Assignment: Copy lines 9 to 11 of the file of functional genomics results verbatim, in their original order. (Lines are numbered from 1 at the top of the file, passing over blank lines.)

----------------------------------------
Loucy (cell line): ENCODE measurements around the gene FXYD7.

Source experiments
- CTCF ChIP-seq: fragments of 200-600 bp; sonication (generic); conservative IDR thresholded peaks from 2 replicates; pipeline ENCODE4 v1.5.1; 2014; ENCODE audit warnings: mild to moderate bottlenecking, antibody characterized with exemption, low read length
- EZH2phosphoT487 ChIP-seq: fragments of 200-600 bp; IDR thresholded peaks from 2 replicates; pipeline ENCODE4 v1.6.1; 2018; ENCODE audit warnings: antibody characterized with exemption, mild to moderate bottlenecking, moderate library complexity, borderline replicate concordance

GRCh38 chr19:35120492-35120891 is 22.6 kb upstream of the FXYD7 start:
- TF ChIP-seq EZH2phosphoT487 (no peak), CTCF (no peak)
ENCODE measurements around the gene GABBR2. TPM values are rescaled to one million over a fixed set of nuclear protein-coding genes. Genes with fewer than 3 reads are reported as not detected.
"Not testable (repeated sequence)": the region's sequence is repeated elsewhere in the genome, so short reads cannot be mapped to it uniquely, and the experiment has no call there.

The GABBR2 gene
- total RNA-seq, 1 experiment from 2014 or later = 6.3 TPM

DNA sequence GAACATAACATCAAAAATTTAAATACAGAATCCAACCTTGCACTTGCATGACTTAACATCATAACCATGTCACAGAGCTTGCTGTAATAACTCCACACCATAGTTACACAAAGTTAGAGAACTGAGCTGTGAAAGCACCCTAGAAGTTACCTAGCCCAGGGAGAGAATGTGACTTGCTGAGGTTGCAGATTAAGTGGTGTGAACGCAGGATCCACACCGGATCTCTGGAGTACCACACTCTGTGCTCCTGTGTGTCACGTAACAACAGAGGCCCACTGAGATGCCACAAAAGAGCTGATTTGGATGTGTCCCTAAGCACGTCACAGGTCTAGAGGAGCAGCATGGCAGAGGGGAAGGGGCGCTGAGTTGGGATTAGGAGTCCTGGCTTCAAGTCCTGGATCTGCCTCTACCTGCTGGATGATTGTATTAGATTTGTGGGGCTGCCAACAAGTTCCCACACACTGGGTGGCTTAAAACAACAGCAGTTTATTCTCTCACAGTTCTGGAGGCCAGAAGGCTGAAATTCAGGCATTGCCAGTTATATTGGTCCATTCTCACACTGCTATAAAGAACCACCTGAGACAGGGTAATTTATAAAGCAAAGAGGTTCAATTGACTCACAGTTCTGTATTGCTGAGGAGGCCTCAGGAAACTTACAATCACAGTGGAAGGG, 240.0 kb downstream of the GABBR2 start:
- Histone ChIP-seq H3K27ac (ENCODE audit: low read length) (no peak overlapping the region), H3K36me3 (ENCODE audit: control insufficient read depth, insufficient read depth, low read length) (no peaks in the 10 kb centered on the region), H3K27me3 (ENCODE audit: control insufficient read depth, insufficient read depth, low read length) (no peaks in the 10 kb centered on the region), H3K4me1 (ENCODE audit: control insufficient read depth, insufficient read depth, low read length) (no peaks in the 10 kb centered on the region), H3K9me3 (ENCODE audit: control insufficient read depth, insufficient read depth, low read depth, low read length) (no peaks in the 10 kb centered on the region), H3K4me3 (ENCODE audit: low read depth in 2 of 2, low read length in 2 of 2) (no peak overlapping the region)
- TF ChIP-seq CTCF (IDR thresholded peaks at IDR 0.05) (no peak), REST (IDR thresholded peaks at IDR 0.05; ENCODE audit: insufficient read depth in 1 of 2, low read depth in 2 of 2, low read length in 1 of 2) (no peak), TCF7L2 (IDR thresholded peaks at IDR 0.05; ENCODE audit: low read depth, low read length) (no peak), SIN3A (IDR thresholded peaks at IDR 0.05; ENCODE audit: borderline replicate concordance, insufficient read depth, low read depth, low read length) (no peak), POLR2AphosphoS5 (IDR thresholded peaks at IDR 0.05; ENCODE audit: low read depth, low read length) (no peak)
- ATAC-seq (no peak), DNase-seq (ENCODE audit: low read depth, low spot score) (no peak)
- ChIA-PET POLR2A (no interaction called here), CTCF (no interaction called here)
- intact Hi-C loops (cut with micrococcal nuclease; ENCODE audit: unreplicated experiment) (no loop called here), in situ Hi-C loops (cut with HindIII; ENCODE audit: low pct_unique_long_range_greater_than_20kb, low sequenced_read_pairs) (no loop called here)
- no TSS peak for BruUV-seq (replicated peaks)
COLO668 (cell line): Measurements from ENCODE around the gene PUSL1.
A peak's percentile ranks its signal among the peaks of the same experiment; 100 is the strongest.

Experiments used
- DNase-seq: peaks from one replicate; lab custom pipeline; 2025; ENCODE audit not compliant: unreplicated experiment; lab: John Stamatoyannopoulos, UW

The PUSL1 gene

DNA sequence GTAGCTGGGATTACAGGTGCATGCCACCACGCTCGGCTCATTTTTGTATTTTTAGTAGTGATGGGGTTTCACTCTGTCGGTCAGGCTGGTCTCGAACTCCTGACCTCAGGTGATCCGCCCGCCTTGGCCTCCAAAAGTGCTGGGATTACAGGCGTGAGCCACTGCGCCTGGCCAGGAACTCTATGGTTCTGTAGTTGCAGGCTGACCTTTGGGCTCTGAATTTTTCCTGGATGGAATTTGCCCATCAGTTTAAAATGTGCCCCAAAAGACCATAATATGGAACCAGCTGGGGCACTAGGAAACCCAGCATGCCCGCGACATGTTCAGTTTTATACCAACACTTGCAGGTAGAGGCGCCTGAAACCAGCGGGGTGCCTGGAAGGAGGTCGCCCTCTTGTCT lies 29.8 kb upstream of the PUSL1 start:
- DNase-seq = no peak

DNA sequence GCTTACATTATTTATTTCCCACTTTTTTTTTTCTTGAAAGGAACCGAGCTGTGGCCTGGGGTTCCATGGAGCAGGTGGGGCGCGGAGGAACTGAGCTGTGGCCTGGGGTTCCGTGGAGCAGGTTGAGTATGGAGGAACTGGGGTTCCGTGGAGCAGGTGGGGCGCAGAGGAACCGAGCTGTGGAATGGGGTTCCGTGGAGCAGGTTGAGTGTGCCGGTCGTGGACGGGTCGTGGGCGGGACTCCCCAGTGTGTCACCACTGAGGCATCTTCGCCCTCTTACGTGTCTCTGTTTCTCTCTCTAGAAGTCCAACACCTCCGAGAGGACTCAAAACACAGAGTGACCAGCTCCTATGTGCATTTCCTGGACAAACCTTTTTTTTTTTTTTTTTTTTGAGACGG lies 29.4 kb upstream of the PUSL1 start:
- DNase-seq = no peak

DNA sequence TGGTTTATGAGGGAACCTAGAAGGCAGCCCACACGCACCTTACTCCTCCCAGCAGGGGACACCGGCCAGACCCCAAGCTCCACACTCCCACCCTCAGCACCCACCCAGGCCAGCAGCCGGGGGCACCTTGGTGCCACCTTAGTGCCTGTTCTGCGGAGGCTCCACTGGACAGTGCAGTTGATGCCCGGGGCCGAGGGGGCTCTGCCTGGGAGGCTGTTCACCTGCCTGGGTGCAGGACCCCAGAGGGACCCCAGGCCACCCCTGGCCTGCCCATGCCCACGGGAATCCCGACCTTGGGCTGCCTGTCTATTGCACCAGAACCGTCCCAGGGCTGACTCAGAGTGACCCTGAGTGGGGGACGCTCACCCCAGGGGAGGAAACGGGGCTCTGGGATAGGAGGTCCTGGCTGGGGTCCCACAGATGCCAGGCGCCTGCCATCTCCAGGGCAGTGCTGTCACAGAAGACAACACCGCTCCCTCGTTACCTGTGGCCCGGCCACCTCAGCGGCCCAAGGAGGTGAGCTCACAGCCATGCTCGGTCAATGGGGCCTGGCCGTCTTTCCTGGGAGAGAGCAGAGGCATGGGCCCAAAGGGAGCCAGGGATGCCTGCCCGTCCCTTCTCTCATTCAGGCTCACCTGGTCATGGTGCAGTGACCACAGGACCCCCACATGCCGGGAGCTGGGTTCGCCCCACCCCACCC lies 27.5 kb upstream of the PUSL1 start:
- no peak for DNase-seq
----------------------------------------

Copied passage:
The GABBR2 gene
- total RNA-seq, 1 experiment from 2014 or later = 6.3 TPM

DNA sequence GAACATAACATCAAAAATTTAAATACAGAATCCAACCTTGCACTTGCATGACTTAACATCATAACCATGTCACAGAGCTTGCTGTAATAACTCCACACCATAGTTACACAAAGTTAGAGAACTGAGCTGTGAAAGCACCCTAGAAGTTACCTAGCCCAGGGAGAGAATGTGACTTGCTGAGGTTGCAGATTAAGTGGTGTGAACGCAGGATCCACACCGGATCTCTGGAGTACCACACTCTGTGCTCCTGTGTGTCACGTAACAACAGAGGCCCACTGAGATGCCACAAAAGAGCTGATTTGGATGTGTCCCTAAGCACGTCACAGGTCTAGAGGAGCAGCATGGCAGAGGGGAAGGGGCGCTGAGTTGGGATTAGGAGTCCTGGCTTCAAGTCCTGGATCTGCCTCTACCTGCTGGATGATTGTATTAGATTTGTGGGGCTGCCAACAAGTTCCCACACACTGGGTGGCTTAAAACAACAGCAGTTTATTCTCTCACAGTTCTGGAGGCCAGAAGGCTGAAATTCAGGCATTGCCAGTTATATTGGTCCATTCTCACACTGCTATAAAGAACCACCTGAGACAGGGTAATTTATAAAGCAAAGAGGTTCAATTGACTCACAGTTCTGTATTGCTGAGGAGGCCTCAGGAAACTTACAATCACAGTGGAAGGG, 240.0 kb downstream of the GABBR2 start: